New Ford Edge Scores and Soars

The second generation of the Ford Edge sporty crossover utility vehicle makes a midyear debut, delivering a superior overall package than the earlier model. Ford introduces two new engines, makes all-wheel drive available across all four trim levels, and holds pricing in place while offering a bevy of new technologies.

2015 Ford Edge

A whirlwind media trip rarely gives us the time we need to properly assess a new model. Nevertheless, spending three hours with two 2015 Ford Edge models — SEL and Titanium — confirmed our suspicions: the all-new second-generation model is a strong improvement over the first generation model.

The Ford Motor Company began flying media folk to Scottsdale, Arizona, this past Sunday and will entertain the last wave off on Thursday. This writer got in on the first wave of action and teamed up with Eric Peters of Eric Peters Auto fame to take this midsize, 5-passenger crossover through the paces. Only in our case, it was an Edge SEL followed by an Edge Titanium, the two middle trim levels for this brazen model. No base SE edition was on hand and as time was of the essence, we eschewed the top-of-the-line Sport to enjoy chew time before splitting for the airport.

Ford Edge Backgrounder

First, let’s look at the background of a crossover Ford brought to the market in late 2006 to take on the Nissan Murano. That earlier edition lasted a long eight model years, although a significant mid-cycle refresh in 2011 kept this vehicle relevant. Indeed, Ford’s marketing folk pointed out that it is the top-selling model in the class or at least when compared with its chief competition, including: Hyundai Santa Fe, Kia Sorento, Nissan Murano, Toyota Venza and the Honda Crosstour.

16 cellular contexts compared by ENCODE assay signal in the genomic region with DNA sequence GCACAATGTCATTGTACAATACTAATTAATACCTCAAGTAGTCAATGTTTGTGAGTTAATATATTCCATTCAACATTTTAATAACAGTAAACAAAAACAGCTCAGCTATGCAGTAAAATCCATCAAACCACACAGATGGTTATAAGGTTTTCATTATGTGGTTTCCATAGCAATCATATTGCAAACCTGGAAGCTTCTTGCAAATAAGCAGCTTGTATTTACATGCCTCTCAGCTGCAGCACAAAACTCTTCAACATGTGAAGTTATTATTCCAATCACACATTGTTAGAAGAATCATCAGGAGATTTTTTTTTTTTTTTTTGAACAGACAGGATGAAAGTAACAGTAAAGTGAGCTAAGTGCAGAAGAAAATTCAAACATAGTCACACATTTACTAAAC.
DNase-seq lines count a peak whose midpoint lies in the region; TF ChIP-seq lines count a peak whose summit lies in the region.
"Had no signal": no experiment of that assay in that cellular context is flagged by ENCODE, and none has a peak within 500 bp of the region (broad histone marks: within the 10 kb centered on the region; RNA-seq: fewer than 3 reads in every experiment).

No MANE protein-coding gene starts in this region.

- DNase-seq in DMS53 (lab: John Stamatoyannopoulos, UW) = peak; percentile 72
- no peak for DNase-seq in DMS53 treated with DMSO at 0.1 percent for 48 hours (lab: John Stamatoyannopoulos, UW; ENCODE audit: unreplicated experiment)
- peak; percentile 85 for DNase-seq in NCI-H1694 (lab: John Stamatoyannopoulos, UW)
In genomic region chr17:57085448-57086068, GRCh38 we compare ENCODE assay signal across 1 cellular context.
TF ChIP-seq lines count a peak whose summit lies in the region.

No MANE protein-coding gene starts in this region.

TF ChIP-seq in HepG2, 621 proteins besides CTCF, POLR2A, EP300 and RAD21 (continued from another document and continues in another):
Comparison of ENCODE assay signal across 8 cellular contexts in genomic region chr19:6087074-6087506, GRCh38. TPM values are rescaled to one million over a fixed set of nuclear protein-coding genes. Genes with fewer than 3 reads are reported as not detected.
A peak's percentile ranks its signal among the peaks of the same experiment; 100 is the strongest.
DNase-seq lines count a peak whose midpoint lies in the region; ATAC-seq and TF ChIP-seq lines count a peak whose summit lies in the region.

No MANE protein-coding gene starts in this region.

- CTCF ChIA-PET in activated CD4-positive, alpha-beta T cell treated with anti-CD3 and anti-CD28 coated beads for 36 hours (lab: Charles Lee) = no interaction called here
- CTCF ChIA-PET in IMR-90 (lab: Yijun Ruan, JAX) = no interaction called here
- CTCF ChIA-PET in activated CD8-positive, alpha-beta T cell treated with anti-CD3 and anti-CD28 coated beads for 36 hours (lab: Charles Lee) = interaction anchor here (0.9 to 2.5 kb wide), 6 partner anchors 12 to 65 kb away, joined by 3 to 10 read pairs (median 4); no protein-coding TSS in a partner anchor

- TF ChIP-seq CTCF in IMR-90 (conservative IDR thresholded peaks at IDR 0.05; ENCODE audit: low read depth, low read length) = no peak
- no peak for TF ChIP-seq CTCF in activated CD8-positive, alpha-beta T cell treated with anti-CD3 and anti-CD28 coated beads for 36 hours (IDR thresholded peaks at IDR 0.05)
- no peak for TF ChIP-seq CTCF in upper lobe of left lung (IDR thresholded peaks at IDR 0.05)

In more recent years, Ford has swapped out engines, bringing EcoBoost technology to the line. Furthermore, the Blue Oval has regularly upgraded the technologies, bringing in various parking assist tools, nanny minders and navigation systems to keep up. Certainly, Ford found a way to keep this aged crossover not just relevant, but a pacesetter in its segment.

But Ford realized that resting on its laurels is just not the way to go, so they planned a new model, debuting it fairly late in the model year. You can order a 2015 Edge right now, but you likely won’t be able to take delivery until May. Production has started at the company’s Oakville, Ontario, manufactory, therefore a handful of models may trickle out to dealers sometime in April.

2015 Ford Edge

2015 Ford Edge

The latest generation Ford Edge has an extra inch between the wheels and is four inches longer overall. Much of the interior gain is in the storage area, what nets a seven cubic foot increase. The rear seating room also benefits, with perhaps an inch more of legroom present. This model seats five adults comfortably and has sufficient standard storage space available.

Ford prices the 2015 edition from $28,100 and that’s the same cost as the outgoing model. The other trim levels reflect token price increases of no more than $500. By the way, last year’s Limited edition is this year’s Titanium model.


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New Look, New Engines